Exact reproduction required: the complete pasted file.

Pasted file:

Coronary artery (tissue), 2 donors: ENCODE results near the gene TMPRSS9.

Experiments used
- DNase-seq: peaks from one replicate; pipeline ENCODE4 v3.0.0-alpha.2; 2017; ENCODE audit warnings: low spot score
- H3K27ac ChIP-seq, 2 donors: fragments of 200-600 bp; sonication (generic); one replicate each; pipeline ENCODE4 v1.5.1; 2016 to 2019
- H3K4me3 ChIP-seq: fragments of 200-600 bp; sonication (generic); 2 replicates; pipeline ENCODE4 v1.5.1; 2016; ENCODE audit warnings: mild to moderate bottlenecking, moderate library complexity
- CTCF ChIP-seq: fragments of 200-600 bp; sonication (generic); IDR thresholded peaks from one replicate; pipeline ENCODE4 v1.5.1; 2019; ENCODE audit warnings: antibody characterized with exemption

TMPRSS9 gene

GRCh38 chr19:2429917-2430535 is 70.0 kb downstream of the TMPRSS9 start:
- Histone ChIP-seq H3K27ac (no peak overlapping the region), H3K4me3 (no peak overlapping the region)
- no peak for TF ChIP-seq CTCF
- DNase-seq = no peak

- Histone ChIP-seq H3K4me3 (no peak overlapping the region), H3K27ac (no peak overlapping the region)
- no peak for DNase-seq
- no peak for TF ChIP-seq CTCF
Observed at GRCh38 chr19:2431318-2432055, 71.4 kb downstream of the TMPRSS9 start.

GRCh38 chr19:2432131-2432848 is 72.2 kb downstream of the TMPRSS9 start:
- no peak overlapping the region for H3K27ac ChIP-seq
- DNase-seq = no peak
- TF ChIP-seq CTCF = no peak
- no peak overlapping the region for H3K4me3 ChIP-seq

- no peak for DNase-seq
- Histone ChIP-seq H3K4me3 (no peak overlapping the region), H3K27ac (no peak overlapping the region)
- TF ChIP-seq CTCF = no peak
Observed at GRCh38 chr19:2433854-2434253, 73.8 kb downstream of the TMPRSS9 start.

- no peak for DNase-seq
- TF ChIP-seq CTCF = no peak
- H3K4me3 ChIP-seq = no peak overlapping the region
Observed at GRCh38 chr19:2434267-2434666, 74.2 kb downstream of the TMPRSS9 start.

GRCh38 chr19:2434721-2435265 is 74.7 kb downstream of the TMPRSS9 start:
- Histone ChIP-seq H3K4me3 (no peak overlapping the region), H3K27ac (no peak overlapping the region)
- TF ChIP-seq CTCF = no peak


Coronary artery (tissue), 2 donors: ENCODE results near the gene TMPRSS9.

Experiments used
- DNase-seq: peaks from one replicate; pipeline ENCODE4 v3.0.0-alpha.2; 2017; ENCODE audit warnings: low spot score
- H3K27ac ChIP-seq, 2 donors: fragments of 200-600 bp; sonication (generic); one replicate each; pipeline ENCODE4 v1.5.1; 2016 to 2019
- H3K4me3 ChIP-seq: fragments of 200-600 bp; sonication (generic); 2 replicates; pipeline ENCODE4 v1.5.1; 2016; ENCODE audit warnings: mild to moderate bottlenecking, moderate library complexity
- CTCF ChIP-seq: fragments of 200-600 bp; sonication (generic); IDR thresholded peaks from one replicate; pipeline ENCODE4 v1.5.1; 2019; ENCODE audit warnings: antibody characterized with exemption

TMPRSS9 gene

GRCh38 chr19:2429917-2430535 is 70.0 kb downstream of the TMPRSS9 start:
- Histone ChIP-seq H3K27ac (no peak overlapping the region), H3K4me3 (no peak overlapping the region)
- no peak for TF ChIP-seq CTCF
- DNase-seq = no peak

- Histone ChIP-seq H3K4me3 (no peak overlapping the region), H3K27ac (no peak overlapping the region)
- no peak for DNase-seq
- no peak for TF ChIP-seq CTCF
Observed at GRCh38 chr19:2431318-2432055, 71.4 kb downstream of the TMPRSS9 start.

GRCh38 chr19:2432131-2432848 is 72.2 kb downstream of the TMPRSS9 start:
- no peak overlapping the region for H3K27ac ChIP-seq
- DNase-seq = no peak
- TF ChIP-seq CTCF = no peak
- no peak overlapping the region for H3K4me3 ChIP-seq

- no peak for DNase-seq
- Histone ChIP-seq H3K4me3 (no peak overlapping the region), H3K27ac (no peak overlapping the region)
- TF ChIP-seq CTCF = no peak
Observed at GRCh38 chr19:2433854-2434253, 73.8 kb downstream of the TMPRSS9 start.

- no peak for DNase-seq
- TF ChIP-seq CTCF = no peak
- H3K4me3 ChIP-seq = no peak overlapping the region
Observed at GRCh38 chr19:2434267-2434666, 74.2 kb downstream of the TMPRSS9 start.

GRCh38 chr19:2434721-2435265 is 74.7 kb downstream of the TMPRSS9 start:
- Histone ChIP-seq H3K4me3 (no peak overlapping the region), H3K27ac (no peak overlapping the region)
- TF ChIP-seq CTCF = no peak